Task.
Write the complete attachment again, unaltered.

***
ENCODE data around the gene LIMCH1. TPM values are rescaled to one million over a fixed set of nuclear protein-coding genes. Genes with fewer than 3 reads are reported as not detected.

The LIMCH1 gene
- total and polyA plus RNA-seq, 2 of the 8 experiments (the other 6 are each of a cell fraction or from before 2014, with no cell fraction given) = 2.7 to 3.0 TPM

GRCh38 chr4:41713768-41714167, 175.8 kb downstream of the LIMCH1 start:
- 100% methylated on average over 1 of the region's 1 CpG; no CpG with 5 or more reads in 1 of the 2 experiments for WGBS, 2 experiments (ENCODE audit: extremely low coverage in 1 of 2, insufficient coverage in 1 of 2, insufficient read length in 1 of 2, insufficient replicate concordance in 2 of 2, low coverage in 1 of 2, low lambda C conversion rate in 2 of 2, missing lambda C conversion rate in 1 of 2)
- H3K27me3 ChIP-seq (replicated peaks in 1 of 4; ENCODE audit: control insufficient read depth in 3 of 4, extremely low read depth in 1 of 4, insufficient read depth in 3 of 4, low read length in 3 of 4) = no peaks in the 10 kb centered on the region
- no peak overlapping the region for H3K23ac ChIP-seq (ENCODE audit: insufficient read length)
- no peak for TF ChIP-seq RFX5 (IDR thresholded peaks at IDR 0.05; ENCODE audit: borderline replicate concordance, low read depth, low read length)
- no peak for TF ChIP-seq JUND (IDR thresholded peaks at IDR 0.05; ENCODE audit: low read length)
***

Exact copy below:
ENCODE data around the gene LIMCH1. TPM values are rescaled to one million over a fixed set of nuclear protein-coding genes. Genes with fewer than 3 reads are reported as not detected.

The LIMCH1 gene
- total and polyA plus RNA-seq, 2 of the 8 experiments (the other 6 are each of a cell fraction or from before 2014, with no cell fraction given) = 2.7 to 3.0 TPM

GRCh38 chr4:41713768-41714167, 175.8 kb downstream of the LIMCH1 start:
- 100% methylated on average over 1 of the region's 1 CpG; no CpG with 5 or more reads in 1 of the 2 experiments for WGBS, 2 experiments (ENCODE audit: extremely low coverage in 1 of 2, insufficient coverage in 1 of 2, insufficient read length in 1 of 2, insufficient replicate concordance in 2 of 2, low coverage in 1 of 2, low lambda C conversion rate in 2 of 2, missing lambda C conversion rate in 1 of 2)
- H3K27me3 ChIP-seq (replicated peaks in 1 of 4; ENCODE audit: control insufficient read depth in 3 of 4, extremely low read depth in 1 of 4, insufficient read depth in 3 of 4, low read length in 3 of 4) = no peaks in the 10 kb centered on the region
- no peak overlapping the region for H3K23ac ChIP-seq (ENCODE audit: insufficient read length)
- no peak for TF ChIP-seq RFX5 (IDR thresholded peaks at IDR 0.05; ENCODE audit: borderline replicate concordance, low read depth, low read length)
- no peak for TF ChIP-seq JUND (IDR thresholded peaks at IDR 0.05; ENCODE audit: low read length)